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Industrial Highs and Lows in the Utopia of Agostino della Sala Spada’s Nel 2073! (1874) versus the Dystopia of Émile Souvestre’s Le monde tel qu’il sera en l’an 3000 (1846)

An online seminar hosted by The University of Western Australia. Part of the CHE Virtual Fellows Seminar Series


Image: Jean-Marc Côté, La France en l'an 2000. Les Pompiers aériens. Carte postale, France, 1910. Wikimedia Commons.

Date: Tuesday 19 July 2022
Time: 3:00pm AWST / 5:00pm AEST
Venue: Online via Zoom. Please email emotions@uwa.edu.au for connection details. 
Enquiries: emotions@uwa.edu.au

What spurred creative writers around the time of the Industrial Revolution to present the distant future with joy or terror in relatively equal measure? This paper conceived as a chapter for Italian Science Fiction and the Environmental Humanities, under contract with Liverpool University Press advances a qualitative perspective within cultural geography regarding the affective stakes of modernizing activities five generations ago. I am concerned with two pieces of anticipatory fiction from the mid-1800s that have never been analysed together despite a number of commonalities: Agostino della Sala Spada’s excited view looking ahead two centuries, and Émile Souvestre’s fearful perspective extending more than a thousand years. In the light of Jan Plamper’s The History of Emotions (2015), there is much to unpack in terms of both authors’ hyperbolic treatments of emerging technologies, perceived by the protagonists in modes ranging from admiration to disgust. Indeed, each narrative deserves to be valued with respect to the complex valences of the Global North’s role in humankind’s evolution.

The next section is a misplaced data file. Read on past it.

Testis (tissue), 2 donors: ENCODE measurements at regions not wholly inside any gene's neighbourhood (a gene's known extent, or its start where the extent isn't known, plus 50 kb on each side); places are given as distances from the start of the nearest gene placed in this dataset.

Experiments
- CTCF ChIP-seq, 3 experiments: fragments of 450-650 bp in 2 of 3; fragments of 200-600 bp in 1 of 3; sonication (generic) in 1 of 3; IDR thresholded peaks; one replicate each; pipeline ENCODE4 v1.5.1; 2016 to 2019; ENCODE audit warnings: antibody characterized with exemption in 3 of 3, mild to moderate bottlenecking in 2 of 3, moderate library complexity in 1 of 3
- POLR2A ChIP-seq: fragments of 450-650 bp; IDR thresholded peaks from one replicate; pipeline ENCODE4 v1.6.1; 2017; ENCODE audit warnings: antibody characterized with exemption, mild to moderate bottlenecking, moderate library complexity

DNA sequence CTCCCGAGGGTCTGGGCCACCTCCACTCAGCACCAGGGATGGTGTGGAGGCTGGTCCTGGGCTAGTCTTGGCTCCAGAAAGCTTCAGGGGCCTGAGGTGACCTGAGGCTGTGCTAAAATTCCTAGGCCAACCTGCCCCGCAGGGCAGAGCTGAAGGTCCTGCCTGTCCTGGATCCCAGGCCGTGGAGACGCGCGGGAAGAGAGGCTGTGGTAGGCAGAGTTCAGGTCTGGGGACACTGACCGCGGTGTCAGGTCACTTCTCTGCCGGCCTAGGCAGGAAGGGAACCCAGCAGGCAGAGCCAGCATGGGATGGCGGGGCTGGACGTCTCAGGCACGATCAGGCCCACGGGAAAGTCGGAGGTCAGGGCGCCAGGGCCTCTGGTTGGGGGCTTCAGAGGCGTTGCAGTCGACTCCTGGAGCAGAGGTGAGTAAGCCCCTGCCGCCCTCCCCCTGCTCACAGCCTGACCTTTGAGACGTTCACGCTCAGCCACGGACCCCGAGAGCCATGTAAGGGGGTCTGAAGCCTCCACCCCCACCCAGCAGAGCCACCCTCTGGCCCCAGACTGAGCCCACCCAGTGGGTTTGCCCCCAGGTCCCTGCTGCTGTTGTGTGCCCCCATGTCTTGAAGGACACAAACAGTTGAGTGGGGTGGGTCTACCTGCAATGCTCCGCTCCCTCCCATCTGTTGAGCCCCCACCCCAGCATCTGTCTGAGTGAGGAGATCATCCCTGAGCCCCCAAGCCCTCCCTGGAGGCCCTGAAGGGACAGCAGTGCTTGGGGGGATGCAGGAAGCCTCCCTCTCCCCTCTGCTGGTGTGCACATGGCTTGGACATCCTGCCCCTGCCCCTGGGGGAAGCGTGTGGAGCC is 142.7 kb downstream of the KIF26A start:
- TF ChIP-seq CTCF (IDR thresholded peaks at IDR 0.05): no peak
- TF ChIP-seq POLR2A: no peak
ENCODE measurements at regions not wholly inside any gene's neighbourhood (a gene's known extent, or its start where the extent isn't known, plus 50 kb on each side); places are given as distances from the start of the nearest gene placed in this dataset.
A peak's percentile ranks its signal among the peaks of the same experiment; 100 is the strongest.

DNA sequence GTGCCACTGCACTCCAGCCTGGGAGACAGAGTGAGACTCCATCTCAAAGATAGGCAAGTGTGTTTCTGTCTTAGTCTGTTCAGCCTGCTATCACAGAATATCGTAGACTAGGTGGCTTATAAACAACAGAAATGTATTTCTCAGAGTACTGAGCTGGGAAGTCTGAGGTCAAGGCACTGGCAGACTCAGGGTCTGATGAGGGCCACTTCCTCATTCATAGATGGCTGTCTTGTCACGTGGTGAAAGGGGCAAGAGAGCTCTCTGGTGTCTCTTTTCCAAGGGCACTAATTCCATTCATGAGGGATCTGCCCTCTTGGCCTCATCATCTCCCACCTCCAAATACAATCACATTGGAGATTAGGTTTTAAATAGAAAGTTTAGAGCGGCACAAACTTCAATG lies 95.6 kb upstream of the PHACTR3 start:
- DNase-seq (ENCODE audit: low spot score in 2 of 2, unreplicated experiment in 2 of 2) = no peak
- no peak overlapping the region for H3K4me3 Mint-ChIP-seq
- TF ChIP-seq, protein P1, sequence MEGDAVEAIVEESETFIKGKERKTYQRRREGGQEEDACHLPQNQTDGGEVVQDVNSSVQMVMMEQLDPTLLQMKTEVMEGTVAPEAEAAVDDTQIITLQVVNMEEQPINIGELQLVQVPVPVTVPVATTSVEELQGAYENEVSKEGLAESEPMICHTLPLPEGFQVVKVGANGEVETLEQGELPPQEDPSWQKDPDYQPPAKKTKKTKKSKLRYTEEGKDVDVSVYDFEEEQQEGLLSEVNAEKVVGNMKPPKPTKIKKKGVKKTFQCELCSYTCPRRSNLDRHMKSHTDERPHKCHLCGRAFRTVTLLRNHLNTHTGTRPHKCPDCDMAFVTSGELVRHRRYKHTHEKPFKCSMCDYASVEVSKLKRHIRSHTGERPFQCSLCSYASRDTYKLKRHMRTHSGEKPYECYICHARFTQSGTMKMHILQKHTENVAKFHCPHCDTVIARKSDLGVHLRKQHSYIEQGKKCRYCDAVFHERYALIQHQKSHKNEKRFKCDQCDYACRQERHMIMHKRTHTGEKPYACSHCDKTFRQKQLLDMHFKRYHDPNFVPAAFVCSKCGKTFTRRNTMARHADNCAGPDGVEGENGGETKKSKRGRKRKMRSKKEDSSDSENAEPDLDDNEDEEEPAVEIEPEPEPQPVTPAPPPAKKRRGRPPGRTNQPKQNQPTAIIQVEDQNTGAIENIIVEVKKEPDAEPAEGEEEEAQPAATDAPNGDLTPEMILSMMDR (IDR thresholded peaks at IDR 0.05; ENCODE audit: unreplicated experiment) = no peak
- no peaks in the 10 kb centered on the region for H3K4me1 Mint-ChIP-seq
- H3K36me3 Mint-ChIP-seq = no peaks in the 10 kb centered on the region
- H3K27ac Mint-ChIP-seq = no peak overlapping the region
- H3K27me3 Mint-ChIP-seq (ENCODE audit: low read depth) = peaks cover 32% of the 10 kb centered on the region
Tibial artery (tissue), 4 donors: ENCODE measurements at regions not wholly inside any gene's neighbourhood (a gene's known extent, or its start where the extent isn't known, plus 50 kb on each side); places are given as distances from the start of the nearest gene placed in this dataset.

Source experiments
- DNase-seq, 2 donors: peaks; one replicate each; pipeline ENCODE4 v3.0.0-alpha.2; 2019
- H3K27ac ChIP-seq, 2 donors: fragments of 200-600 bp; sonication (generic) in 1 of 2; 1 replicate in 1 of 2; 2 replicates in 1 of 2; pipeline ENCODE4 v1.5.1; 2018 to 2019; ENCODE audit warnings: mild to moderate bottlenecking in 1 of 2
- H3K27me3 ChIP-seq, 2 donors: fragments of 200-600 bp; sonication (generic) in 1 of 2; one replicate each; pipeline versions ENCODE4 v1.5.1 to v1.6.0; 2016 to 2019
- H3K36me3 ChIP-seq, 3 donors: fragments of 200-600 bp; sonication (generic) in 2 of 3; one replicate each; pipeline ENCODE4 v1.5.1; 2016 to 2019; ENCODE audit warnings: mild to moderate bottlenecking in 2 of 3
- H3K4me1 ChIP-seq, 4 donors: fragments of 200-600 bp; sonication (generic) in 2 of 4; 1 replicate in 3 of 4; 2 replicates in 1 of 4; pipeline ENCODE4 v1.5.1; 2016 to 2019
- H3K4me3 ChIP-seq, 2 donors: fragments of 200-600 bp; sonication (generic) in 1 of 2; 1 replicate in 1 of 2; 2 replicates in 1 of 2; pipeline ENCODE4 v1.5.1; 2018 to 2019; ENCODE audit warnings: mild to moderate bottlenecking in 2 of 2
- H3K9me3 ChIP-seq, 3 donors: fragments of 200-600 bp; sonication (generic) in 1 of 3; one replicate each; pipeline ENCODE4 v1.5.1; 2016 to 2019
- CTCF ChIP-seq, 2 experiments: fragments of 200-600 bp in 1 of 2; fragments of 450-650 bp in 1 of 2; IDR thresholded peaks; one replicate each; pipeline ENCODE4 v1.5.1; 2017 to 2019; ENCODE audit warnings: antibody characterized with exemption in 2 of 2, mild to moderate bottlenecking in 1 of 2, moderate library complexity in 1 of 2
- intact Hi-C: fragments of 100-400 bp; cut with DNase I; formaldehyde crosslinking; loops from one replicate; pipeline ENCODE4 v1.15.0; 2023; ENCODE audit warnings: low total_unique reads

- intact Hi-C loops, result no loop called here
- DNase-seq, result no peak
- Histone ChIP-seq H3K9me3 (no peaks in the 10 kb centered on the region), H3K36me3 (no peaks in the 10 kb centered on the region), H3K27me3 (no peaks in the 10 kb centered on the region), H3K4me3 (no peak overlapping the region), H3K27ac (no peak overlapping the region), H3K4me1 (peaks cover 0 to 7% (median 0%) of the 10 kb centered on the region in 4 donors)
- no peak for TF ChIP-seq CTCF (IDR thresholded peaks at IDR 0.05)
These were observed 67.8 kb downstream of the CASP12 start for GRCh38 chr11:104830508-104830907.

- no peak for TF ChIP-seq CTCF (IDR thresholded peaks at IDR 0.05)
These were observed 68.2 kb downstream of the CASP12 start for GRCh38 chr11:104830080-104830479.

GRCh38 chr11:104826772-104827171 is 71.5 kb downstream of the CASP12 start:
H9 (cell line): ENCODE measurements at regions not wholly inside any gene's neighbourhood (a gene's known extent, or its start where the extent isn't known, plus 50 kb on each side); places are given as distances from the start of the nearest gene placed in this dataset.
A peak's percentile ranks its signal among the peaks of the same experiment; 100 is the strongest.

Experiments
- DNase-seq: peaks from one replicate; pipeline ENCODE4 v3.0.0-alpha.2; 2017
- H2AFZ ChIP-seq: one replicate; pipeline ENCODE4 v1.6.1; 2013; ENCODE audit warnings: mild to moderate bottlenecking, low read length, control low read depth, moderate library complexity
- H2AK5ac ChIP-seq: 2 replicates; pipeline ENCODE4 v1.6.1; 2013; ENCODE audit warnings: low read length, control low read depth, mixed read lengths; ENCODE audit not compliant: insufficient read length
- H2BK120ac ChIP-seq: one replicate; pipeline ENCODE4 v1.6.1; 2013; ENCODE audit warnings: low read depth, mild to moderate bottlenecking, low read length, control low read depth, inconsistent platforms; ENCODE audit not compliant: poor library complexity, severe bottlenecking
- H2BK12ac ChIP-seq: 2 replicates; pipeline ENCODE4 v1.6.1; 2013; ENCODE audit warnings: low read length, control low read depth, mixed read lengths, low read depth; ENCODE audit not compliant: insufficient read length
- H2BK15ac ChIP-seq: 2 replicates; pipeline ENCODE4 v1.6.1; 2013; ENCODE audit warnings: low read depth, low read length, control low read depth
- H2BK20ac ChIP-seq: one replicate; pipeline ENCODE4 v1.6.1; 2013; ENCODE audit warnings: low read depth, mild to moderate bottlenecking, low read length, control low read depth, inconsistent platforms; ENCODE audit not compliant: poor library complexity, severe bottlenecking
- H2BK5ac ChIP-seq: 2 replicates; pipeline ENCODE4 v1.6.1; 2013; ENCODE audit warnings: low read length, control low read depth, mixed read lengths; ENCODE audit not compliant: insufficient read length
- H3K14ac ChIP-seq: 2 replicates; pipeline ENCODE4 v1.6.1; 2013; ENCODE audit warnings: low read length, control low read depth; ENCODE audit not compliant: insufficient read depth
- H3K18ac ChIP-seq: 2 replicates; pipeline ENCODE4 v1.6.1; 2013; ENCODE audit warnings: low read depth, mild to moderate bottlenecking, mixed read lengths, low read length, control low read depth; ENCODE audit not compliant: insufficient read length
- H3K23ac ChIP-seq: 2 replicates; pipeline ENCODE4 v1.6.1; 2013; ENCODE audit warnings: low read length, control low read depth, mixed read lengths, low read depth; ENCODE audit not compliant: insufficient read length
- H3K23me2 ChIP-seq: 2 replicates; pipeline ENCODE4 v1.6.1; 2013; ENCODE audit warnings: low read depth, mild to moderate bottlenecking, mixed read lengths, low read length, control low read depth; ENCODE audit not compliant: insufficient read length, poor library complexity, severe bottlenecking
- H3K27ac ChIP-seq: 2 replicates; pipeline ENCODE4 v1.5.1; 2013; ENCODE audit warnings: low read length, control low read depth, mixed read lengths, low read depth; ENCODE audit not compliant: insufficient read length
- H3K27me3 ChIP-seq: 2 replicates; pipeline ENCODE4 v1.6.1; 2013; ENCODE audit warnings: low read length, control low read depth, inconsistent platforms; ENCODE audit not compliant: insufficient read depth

Paul Gibbard (The University of Western Australia)


Daniel Finch-Race (University of Bologna) researches creative representations of environmental change in French and Italian culture since the mid-1800s. His doctoral work at the University of Cambridge focussed on ecocritical approaches to Charles Baudelaire’s urban poetry of 1857-61. Before joining the Center for the Humanities and Social Change at Ca’ Foscari, he held teaching fellowships at the University of Southampton and Durham University, an Environmental Humanities Visiting Research Fellowship at the University of Edinburgh, and a Vice-Chancellor’s Fellowship at the University of Bristol. His current project blends the environmental and medical humanities to address physical and emotional aspects of pollution in France and Italy around the time of the Industrial Revolution.